I am floored by how many times, during the design of an employee incentive plan, management will trot out the assumption/foregone conclusion that individual employees are unable to make a meaningful contribution to overall organization – or business unit – performance measures. That there can be no possible line of sight between the work of rank and file employees and overall organizational metrics like revenues or net income. And so, it logically follows, the only way to implement incentives for most of an organization’s population is to focus on individual performance measures, perhaps with a token (and low-weighted) nod to something at the organizational level.
When I push back on this tendency, I often get a response along the lines of: “Well, these people can’t make a difference in the organization’s bottom line.”
Really? Then why are they there?
An incentive plan provides a terrific opportunity to focus employees – all of them – on doing the things in their respective jobs that help the organization successfully execute its most important objectives. The management teams who have made this connection happen are those who are committed to ongoing conversations between each employee and his/her direct manager about what must happen, each day, for that employee to help impact the most important measures of organizational success.
Right down to the plant floor. Like talking to assemblers about how they contribute to net income by reducing scrap. Or talking to warehouse workers about how they contribute to overall productivity by reducing errors in the order picking process. And so on.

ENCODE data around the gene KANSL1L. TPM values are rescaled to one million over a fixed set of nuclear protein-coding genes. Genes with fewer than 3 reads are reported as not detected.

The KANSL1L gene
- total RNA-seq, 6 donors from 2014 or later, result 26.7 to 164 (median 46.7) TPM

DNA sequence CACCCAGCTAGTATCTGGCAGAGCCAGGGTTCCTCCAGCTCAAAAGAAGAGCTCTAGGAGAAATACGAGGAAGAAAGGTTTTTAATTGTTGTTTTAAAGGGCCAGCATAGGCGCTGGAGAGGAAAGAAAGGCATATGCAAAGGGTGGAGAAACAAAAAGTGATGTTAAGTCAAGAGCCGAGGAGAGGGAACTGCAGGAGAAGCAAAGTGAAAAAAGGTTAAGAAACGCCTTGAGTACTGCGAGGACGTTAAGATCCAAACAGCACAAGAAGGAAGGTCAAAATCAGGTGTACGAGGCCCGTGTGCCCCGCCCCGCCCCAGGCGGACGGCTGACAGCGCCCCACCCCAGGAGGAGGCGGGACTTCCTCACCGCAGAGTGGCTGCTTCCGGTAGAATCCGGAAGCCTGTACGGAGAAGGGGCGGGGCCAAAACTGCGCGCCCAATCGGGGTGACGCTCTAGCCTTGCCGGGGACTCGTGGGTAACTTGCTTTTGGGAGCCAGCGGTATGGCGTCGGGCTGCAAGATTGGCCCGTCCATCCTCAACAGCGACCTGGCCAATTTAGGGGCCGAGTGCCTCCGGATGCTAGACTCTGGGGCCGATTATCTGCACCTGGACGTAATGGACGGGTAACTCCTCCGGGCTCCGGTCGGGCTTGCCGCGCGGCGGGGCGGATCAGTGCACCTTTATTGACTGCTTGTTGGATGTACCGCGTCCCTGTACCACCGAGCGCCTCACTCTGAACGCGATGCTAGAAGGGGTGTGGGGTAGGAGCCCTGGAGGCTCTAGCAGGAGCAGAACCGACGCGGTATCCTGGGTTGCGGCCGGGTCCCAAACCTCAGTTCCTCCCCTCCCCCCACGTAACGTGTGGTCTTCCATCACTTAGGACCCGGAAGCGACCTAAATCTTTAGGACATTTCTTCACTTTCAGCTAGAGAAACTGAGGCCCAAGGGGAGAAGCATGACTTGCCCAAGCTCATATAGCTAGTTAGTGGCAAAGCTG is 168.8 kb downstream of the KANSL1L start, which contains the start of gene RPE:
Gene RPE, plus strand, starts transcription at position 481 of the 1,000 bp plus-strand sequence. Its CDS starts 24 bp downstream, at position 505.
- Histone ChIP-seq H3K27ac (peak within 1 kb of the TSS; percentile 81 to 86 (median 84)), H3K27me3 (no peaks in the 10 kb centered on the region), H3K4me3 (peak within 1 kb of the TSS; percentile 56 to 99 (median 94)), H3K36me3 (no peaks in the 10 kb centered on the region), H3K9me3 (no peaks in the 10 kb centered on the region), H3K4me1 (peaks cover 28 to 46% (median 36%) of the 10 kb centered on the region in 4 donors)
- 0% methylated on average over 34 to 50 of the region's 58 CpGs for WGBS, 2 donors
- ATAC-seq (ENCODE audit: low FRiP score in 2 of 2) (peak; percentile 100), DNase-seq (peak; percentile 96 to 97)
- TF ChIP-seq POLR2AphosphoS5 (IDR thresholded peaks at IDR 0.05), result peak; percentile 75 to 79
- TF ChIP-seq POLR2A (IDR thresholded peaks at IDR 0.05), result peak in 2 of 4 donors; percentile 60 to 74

Not long ago I was helping a mid-sized company design a new annual incentive plan for the top 6 or 7 executives reporting directly to the CEO. The officer leading the effort suggested that we tie 50% of each executive’s award to their individual performance goals, because “they can’t, individually, really have much of an impact on overall company performance.”
I’m sorry, but what? The top executives in the company can’t impact overall company performance?
The issue here is obviously deeper and wider than incentive plan design, but the plan design process has a tendency to bring it forward and lay it into our laps. How can an organization hope to achieve its overall goals when it is enveloped in the sense that nobody working there can really make a difference?
Talk about your self-fulfilling prophecy.
Creative Commons image “Ben Frowns” by Pierre Derrick